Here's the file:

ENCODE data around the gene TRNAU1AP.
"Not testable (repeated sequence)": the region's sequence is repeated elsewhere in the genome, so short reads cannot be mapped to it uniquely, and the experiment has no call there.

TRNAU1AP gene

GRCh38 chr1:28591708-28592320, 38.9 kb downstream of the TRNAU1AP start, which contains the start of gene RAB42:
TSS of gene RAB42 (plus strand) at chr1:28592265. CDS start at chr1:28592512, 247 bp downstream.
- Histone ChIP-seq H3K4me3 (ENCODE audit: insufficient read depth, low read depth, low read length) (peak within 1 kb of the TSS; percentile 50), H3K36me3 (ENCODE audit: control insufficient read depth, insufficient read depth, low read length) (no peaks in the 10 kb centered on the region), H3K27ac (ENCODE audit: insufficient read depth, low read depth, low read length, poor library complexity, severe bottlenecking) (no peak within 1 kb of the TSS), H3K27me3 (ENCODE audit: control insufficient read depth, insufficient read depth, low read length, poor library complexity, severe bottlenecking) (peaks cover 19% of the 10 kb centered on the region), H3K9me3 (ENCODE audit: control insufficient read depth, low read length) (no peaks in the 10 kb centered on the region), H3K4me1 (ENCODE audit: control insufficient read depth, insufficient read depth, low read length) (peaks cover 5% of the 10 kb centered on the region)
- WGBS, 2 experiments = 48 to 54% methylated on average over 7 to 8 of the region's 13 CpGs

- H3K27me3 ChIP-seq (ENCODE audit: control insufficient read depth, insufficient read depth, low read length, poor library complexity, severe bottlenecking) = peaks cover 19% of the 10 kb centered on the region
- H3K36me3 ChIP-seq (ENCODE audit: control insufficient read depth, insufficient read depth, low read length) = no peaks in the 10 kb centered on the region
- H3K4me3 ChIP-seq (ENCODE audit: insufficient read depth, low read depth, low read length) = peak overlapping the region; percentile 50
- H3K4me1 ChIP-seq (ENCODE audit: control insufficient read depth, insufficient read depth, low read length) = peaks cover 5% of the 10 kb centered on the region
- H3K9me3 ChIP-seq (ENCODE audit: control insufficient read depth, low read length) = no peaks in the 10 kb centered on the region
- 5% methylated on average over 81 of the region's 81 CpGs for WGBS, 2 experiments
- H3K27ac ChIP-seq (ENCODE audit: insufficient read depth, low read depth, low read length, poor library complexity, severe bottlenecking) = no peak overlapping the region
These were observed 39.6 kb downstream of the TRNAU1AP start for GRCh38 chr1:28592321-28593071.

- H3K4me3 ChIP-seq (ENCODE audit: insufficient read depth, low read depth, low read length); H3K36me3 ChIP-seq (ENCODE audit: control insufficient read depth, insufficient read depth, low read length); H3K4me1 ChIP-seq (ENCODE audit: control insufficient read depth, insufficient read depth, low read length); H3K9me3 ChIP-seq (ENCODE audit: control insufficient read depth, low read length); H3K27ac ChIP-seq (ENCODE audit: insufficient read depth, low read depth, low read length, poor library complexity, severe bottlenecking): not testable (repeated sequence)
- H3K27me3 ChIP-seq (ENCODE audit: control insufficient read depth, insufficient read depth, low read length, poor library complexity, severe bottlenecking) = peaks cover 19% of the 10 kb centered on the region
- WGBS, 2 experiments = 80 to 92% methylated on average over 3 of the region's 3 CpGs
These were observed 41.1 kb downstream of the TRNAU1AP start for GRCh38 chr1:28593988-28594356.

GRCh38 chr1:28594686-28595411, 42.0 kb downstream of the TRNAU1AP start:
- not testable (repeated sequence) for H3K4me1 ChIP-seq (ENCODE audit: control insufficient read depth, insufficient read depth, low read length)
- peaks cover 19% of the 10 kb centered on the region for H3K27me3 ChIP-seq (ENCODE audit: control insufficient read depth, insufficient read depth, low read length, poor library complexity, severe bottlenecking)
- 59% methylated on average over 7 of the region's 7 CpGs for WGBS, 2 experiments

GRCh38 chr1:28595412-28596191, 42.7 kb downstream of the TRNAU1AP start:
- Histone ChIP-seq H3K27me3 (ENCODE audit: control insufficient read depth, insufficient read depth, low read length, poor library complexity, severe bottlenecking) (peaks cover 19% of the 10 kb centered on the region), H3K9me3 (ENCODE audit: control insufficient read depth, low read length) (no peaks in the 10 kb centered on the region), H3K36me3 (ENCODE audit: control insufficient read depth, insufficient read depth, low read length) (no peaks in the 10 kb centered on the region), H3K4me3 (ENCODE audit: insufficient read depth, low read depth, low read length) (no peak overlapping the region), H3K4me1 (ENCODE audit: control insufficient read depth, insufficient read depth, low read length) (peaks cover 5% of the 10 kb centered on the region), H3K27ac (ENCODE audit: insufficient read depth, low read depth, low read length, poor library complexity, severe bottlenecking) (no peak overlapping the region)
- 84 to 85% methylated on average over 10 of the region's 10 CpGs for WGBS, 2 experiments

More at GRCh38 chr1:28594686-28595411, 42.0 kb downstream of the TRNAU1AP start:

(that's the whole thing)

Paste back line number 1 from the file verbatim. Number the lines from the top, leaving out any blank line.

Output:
ENCODE data around the gene TRNAU1AP.